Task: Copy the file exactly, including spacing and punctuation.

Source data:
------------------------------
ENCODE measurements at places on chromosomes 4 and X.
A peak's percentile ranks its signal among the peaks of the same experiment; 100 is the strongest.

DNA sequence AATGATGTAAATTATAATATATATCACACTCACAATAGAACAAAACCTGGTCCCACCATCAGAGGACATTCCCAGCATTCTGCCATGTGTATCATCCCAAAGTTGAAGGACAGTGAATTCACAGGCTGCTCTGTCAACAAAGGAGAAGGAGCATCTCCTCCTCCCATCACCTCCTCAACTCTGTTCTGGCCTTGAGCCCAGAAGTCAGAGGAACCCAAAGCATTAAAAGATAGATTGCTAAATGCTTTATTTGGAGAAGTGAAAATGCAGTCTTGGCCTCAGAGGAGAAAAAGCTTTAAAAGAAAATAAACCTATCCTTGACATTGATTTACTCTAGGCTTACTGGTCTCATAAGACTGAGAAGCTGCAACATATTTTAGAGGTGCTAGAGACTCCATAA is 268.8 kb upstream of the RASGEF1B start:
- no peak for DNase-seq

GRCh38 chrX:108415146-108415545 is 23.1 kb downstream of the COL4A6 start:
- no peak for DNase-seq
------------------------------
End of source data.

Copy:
ENCODE measurements at places on chromosomes 4 and X.
A peak's percentile ranks its signal among the peaks of the same experiment; 100 is the strongest.

DNA sequence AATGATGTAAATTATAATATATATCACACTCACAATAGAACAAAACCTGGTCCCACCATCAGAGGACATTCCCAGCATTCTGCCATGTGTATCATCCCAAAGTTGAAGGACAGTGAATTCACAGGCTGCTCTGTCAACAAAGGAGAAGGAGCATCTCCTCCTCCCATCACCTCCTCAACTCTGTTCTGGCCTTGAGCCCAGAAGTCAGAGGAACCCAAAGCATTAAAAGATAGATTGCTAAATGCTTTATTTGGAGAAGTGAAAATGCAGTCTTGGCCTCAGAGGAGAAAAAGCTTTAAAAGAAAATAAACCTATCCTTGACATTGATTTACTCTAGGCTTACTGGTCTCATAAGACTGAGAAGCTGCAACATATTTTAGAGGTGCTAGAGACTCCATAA is 268.8 kb upstream of the RASGEF1B start:
- no peak for DNase-seq

GRCh38 chrX:108415146-108415545 is 23.1 kb downstream of the COL4A6 start:
- no peak for DNase-seq